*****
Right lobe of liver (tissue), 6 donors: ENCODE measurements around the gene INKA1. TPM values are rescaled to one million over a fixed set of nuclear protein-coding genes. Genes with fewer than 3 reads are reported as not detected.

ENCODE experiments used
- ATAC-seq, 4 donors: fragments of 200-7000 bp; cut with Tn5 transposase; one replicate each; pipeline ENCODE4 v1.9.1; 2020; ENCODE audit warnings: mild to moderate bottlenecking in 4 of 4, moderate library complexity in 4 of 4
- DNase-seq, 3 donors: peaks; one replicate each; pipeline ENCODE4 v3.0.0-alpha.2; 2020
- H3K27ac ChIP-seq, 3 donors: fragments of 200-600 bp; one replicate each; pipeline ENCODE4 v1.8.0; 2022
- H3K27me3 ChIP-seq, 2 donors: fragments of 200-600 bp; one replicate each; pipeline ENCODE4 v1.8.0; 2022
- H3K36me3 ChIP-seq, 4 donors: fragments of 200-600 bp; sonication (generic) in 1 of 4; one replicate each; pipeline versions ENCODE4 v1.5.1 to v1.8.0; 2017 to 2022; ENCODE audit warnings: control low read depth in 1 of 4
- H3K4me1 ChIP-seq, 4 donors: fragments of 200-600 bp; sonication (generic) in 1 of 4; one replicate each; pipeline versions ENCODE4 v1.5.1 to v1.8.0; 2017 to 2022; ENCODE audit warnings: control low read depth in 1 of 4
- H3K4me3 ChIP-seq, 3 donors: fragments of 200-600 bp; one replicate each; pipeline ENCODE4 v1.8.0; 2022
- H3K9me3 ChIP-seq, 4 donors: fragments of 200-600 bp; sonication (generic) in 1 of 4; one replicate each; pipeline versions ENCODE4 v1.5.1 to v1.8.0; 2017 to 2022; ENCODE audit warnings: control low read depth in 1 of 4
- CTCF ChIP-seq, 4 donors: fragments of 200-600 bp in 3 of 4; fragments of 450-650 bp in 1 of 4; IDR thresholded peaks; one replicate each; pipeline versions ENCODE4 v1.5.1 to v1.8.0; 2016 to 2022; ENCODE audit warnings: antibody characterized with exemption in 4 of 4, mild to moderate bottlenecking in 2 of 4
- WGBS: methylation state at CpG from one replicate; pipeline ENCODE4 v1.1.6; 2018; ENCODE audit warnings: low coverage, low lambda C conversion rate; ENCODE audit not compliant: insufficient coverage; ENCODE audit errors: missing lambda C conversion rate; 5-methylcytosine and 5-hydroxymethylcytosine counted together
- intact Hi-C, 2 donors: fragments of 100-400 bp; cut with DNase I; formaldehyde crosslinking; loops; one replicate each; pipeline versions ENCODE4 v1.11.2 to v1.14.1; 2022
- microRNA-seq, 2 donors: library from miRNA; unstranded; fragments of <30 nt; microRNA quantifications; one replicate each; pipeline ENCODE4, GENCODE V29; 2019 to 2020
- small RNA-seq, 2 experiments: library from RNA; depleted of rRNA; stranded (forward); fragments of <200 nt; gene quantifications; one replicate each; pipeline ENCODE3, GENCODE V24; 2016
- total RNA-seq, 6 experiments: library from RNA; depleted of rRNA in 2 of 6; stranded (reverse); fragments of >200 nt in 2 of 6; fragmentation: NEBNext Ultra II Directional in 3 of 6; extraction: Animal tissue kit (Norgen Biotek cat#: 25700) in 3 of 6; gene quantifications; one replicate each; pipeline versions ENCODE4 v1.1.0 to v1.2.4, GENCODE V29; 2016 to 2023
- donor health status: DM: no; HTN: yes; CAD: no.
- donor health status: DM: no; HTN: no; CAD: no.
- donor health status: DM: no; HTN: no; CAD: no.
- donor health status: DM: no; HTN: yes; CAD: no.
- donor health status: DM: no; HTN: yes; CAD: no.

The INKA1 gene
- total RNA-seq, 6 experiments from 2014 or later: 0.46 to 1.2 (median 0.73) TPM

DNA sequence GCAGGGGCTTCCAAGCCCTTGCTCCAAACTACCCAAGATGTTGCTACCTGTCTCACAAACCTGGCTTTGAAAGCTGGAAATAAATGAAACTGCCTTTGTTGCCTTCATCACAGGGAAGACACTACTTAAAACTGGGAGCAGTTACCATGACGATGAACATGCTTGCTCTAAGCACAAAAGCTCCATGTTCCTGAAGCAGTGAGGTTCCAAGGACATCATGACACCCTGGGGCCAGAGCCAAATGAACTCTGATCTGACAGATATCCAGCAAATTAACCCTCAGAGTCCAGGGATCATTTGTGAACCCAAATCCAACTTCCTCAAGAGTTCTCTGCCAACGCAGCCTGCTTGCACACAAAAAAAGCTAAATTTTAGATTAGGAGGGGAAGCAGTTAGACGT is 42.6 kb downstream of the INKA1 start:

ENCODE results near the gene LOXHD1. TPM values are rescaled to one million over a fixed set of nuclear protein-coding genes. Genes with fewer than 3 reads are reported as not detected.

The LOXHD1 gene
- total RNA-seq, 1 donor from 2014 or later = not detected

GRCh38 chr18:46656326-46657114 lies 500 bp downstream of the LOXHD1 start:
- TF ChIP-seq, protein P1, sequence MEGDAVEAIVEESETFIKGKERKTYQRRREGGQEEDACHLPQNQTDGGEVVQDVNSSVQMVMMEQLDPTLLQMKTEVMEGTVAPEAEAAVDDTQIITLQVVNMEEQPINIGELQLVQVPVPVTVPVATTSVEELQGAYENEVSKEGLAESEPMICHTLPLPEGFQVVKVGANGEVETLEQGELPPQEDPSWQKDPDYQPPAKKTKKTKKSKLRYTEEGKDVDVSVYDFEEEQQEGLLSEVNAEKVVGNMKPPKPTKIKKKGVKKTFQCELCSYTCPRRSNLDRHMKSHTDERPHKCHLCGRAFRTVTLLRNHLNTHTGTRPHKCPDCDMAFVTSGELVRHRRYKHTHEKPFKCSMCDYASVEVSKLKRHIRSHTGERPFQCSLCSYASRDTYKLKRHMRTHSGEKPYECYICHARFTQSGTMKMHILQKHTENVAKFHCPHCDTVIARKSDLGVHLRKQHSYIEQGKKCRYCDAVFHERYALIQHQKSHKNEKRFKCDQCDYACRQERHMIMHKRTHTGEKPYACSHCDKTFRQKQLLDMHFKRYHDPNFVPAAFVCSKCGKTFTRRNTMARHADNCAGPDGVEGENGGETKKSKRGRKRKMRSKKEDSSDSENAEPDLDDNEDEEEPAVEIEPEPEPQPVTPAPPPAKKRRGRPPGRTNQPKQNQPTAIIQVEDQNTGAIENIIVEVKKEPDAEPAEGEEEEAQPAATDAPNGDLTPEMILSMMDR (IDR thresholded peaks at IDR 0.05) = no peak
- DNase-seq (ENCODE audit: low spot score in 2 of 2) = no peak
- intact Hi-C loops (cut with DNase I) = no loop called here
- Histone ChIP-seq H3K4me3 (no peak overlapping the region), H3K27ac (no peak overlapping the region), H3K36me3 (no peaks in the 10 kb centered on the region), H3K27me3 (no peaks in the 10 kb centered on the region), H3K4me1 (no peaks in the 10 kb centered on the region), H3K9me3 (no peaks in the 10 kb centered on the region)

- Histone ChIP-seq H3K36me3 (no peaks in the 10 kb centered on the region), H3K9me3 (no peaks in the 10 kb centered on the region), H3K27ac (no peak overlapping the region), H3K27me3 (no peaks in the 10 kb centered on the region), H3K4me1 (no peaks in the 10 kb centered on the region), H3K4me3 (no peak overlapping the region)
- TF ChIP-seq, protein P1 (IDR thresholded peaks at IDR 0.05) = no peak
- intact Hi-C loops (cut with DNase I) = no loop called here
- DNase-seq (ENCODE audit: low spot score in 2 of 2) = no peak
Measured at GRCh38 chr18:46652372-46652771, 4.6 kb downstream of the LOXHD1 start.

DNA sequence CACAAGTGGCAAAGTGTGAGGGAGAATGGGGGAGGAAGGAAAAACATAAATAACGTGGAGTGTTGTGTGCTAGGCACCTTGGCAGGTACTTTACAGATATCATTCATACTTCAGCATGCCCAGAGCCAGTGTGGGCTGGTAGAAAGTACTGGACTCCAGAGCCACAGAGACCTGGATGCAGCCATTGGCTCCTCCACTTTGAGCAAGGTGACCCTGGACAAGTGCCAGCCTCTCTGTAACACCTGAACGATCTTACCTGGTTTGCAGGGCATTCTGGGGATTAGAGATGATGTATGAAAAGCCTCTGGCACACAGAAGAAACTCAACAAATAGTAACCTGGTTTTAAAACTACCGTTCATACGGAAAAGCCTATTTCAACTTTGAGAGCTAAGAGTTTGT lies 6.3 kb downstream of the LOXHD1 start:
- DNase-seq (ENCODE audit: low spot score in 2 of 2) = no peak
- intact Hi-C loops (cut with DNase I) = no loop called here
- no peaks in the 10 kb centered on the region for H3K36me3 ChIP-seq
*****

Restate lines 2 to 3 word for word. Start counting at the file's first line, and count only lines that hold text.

ENCODE experiments used
- ATAC-seq, 4 donors: fragments of 200-7000 bp; cut with Tn5 transposase; one replicate each; pipeline ENCODE4 v1.9.1; 2020; ENCODE audit warnings: mild to moderate bottlenecking in 4 of 4, moderate library complexity in 4 of 4